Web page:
Alden designed, constructed and tested a ~1:7 Froude scale physical hydraulic model to evaluate the hydraulic performance of the Tarrant Regional Water District Integrated Pipeline Project Joint Cedar Creek Pump Station in accordance with the Hydraulic Institute Standards (HIS).
The pump station consists of six 66 inch tee screens and 7 vertical pumps, each with a rated capacity of 27 to 49.4 million gallons per day (mgd). The maximum total flow for the pump station is 277 mgd, which corresponds to all seven pumps operating. The design requires each of the seven pumps to be placed into a depressed pump can located in the wet well floor.
Baseline tests were conducted to evaluate the pump hydraulic performance in terms of vortex formation, swirl at the pump impeller, and the velocity distribution approaching the pump impeller. The tests were conducted at two water levels; the normal water surface elevation and the maximum pool elevation. The test results identified the presence of unacceptable dye cAre subsurface vortices emanating from the can walls.
Two design modifications were developed and evaluated each of which met the HIS acceptance criteria. The first design modification included can-wall roughness vanes at 10 degree intervals to dissipate the unacceptable vortices. The second design modification included an inverted torus dish installed on the can floor (under the pump suction) as well as shortening the existing vertical can vanes. The dish modification was selected as the preferred modification since it demonstrated the most streamlined flow entering the pump.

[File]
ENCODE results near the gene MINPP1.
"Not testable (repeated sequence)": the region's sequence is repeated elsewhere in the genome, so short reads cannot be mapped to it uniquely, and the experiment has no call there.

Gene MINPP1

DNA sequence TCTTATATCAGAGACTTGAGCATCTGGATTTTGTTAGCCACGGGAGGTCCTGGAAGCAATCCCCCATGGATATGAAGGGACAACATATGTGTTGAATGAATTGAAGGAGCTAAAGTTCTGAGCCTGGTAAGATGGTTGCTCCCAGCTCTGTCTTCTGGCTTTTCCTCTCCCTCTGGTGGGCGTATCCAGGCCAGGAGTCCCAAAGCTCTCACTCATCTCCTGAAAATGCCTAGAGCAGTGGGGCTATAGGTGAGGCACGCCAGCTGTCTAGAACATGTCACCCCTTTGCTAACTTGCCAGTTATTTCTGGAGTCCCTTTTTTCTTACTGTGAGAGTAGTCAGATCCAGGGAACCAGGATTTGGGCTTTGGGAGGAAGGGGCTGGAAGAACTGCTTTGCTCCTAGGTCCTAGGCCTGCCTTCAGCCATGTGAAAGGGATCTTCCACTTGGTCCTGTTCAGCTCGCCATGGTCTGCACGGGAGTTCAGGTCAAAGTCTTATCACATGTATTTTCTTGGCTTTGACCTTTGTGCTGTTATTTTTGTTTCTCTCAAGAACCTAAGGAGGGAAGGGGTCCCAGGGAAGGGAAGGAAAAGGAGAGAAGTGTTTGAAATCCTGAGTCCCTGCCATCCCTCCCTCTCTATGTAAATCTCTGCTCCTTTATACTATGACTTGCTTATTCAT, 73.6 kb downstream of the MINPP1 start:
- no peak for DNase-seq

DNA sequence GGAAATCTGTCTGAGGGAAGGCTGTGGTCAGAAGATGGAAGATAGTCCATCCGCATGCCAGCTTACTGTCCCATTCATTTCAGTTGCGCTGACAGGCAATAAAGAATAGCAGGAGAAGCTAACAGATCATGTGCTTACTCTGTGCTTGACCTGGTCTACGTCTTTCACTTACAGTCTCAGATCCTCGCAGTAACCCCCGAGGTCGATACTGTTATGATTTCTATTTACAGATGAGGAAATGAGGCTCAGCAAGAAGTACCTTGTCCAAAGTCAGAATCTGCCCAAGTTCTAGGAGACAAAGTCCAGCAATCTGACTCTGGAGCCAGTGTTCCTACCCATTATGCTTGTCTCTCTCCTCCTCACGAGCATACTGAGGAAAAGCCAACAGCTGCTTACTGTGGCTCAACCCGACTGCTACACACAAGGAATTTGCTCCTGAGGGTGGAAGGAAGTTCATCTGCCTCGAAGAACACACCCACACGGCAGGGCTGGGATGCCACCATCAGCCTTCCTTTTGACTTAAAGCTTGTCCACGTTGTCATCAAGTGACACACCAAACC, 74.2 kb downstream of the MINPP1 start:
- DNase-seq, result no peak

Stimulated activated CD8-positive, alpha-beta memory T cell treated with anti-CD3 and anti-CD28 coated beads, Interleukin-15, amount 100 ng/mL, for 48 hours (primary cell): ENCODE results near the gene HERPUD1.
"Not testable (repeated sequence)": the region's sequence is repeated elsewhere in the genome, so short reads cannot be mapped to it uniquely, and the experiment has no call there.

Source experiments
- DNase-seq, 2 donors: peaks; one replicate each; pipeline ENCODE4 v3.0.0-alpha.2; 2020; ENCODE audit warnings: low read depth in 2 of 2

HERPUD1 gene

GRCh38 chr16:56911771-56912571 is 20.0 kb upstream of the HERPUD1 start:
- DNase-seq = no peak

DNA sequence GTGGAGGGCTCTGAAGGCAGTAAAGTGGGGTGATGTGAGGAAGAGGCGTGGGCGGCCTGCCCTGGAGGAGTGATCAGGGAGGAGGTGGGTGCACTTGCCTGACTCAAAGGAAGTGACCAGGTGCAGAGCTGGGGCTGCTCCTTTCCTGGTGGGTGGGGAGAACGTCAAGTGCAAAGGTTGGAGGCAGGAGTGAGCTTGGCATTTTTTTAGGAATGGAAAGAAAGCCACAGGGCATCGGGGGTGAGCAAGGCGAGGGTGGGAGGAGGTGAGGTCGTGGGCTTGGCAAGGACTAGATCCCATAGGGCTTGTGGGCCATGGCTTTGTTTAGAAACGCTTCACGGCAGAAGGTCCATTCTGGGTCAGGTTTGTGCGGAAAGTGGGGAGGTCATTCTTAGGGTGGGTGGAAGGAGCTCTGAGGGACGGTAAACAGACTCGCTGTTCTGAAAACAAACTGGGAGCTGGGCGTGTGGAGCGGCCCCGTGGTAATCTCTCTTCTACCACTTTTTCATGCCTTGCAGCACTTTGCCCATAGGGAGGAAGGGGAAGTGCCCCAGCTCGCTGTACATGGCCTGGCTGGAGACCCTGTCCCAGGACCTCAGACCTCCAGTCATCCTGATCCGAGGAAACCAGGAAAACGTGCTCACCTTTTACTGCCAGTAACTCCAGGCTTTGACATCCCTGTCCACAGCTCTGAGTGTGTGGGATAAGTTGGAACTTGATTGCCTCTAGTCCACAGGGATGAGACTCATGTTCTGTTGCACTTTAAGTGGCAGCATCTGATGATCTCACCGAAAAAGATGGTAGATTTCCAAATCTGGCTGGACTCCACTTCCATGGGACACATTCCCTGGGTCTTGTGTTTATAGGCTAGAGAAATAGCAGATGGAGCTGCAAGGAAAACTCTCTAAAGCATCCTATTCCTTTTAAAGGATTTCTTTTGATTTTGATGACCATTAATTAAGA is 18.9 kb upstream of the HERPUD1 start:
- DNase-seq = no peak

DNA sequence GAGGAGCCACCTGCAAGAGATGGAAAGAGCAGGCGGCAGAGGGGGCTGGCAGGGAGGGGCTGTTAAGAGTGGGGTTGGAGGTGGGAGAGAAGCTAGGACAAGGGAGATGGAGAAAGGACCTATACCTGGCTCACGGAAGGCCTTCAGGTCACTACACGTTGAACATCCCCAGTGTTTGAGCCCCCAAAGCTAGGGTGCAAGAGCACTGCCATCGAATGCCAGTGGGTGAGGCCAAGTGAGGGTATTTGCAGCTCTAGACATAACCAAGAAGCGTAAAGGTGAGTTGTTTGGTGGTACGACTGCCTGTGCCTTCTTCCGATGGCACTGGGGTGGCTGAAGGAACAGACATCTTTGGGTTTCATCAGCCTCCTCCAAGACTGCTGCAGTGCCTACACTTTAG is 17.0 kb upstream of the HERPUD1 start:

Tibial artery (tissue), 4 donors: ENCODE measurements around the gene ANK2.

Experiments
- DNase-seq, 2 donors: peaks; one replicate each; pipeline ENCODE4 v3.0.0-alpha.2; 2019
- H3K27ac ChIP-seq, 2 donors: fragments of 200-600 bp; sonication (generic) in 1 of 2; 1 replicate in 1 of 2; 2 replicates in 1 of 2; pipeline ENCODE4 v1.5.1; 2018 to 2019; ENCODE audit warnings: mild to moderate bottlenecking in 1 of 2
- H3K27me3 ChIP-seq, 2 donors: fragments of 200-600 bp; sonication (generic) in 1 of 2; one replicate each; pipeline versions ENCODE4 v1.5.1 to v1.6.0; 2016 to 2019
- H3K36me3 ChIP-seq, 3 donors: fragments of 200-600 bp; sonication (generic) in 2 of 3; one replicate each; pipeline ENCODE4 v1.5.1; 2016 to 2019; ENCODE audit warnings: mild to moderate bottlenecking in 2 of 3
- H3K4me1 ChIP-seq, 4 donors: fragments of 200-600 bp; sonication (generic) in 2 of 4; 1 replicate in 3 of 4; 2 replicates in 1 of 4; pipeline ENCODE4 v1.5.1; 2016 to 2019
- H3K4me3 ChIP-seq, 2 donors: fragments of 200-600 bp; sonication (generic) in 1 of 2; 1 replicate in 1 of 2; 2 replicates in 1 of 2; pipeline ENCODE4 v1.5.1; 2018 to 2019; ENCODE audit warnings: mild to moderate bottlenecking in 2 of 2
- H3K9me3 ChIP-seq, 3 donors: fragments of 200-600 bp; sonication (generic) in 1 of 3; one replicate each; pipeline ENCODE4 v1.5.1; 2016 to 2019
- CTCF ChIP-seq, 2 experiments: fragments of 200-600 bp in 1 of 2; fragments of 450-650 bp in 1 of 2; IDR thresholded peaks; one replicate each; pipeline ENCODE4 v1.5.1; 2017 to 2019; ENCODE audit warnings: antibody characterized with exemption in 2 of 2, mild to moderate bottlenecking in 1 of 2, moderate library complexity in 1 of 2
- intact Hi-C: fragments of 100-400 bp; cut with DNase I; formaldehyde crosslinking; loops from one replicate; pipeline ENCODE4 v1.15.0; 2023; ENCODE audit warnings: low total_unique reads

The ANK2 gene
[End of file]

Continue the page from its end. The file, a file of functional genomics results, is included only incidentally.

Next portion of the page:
- Baseline design was an innovative combination of a traditional wet well configuration with recessed pump suction cans to minimize overall excavation costs.
- Two design modifications were provided to the client that satisfied the HIS acceptance criteria and the most cost-effective design was selected.